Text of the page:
The joseph wood krutch garden florilegium

Last month we discussed The Sonoran Desert Florilegium, the recently established digital florilegium on our website. It is very exciting to finally establish this florilegium since it has been a major goal of ours from the onset of the Florilegium Program. Images will begin to be juried into the Florilegium in July, and we look forward to seeing the selected works on the website in August.

This month we would like to tell you about another exciting development. As a result of discussions with Tanya Quist, the Director of the U of A Campus Arboretum, and Veronica Reyes of Special Collections at the U of A Library, the Campus Arboretum has established the Joseph Wood Krutch Garden Florilegium. We will be working with the Campus Arboretum and botanical artists to create botanical works for this florilegium. The Joseph Wood Krutch Garden Florilegium is a more traditional florilegium than the digital Sonoran Desert Florilegium, as it will be a physical collection of art. Works that are juried into the Joseph Wood Krutch Garden Florilegium will be purchased by the Arboretum, accessioned, and permanently stored in Special Collections at the U of A Library. Special Collections will periodically exhibit the artwork at various venues on campus, and the collection will be available for loan for off-campus exhibits. The Campus Arboretum is responsible for raising funds to purchase the artwork, and the Sonoran Desert Florilegium Program will help recruit artists and assist the Campus Arboretum with fundraising efforts.

When the University of Arizona was established as a Land Grant Institute in 1891, Dr. James Toumey, a botanist for the Agricultural Experiment Station on campus, recognized the educational value of the native vegetation that evolved in the Sonoran desert over thousands of years. He started a cactus display garden at the University that is now known as the Joseph Wood Krutch Garden, named after the noted writer and naturalist. The Krutch Garden (pronounced KROOCH) is part of the University of Arizona Campus Arboretum, a living laboratory integrated into the main campus and dedicated to promoting stewardship and conservation of the hundreds of plant species collected and installed on the campus grounds throughout the University’s almost 125-year history.

The University’s cactus collection was originally located on the west side of Old Main in the late 1890s. At that time it consisted of over 600 species. In 1929 it was moved to the mall (east) side of Old Main and filled the area from Cherry Avenue to Old Main. The western part of the area was grassed over in the 1950s. In the 1970s, during a time of lush California-style landscaping on campus, the eastern part of the Mall was also converted to grass resulting in a central island with a cactus/succulent collection. In 1980 this island of desert plants was dedicated to Joseph Wood Krutch (whose personal papers are held by the U of A Library).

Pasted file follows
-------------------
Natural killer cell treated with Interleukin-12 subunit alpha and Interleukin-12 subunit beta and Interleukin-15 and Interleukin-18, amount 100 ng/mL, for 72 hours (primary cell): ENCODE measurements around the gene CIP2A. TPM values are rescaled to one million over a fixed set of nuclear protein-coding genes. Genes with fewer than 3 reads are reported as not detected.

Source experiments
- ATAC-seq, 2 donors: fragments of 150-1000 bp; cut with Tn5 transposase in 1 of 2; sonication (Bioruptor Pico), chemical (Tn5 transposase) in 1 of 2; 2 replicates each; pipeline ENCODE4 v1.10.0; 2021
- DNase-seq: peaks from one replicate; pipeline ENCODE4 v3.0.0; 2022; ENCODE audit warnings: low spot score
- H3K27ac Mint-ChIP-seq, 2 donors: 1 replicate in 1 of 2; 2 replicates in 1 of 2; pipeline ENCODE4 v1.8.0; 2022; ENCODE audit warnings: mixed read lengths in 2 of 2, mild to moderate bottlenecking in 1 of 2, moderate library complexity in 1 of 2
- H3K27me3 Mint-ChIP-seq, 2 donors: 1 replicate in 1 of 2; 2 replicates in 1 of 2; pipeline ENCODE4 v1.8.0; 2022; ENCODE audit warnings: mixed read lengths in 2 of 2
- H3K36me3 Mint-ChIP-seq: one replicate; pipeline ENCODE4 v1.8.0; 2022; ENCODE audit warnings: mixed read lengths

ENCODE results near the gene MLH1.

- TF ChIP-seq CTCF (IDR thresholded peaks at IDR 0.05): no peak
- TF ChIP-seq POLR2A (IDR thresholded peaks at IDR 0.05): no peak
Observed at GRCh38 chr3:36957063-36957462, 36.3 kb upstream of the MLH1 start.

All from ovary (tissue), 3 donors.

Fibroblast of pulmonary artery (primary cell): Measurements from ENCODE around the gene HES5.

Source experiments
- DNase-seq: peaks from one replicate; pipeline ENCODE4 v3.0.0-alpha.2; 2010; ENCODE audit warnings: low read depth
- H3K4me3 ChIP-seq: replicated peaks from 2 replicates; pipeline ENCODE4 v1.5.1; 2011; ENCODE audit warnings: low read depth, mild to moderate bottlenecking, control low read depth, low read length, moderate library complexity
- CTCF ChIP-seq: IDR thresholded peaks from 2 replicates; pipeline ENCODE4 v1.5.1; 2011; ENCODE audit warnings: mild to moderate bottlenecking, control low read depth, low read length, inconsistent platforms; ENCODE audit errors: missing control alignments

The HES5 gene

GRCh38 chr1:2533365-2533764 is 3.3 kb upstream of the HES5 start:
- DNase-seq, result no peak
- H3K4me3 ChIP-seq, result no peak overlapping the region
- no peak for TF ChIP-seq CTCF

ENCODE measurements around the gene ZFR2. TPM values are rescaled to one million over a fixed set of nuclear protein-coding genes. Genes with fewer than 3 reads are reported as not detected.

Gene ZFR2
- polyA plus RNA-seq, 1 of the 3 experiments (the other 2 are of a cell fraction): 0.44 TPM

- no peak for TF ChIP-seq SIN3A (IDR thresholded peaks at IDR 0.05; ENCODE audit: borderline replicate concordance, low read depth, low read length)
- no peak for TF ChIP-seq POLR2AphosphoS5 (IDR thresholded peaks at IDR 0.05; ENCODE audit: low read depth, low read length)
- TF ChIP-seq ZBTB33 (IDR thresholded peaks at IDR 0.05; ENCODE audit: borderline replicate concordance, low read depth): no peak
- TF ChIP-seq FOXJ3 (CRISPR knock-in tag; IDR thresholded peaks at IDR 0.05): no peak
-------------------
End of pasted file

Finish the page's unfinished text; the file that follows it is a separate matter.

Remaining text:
Over the years new species were added to the garden, and in 2004 it became part of the Alumni Plaza and was enlarged and planted with additional Sonoran Desert species. Members of the Tucson Cactus and Succulent Society helped in planting cactus and succulents in the Krutch Garden and Alumni Plaza and in accessioning the plants in the Krutch Garden.

This collection of desert plants is the last remnant of the University’s oldest and most significant educational garden and perpetuates the legacy of Joseph Wood Krutch. The Joseph Wood Krutch Garden Florilegium will document the scientific and aesthetic value of the Garden’s native plant collection, which to date contains over 50 species of plants with additional plantings in progress.

The artwork for the Joseph Wood Krutch Garden Florilegium must be in color and prepared as a traditional botanical plate. A traditional botanical plate shows the habit (the overall appearance of the plant) and the individual structures of the plant that are important to identifying the species. These structures are usually enlarged with some shown in cross section or vertical section.

In February Tanya Quist met with members of the Southwestern Society of Botanical Artists (SWSBA) to discuss the Joseph Wood Krutch Garden Florilegium. During a tour of the garden, artists chose specific plant species and committed to creating botanical plates for those species. Works accepted into the Joseph Wood Krutch Garden Florilegium that portray plants of the Sonoran Desert will also become part of the digital Sonoran Desert Florilegium and displayed on our website. — Margaret Pope

Visit the Campus Arboretum’s website for more information about the Joseph Wood Krutch Garden Florilegium, including Artist Guidelines and a Plant List. The Gifts and Sponsorships page has information for anyone wanting to sponsor one of the artworks in the Florilegium.

A history of the Krutch Garden, including a complete inventory of the collection and a printable self-guided tour of the Garden, can also be found on the Campus Arboretum website.

The two botanical plates shown here are excellent examples of the type of work that will be accepted into the Joseph Wood Krutch Garden Florilegium. Please note that these plants are examples only and do not represent plants growing the Garden. The artist for both works, Susan Ashton, prepared the scientific illustrations for a handbook on rare and sensitive plants for Grand Canyon National Park. More information on the Grand Canyon project can be found on Susan's website.


This appeared in the May 2015 issue of The Desert Breeze, the monthly newsletter of the Tucson Cactus and Succulent Society.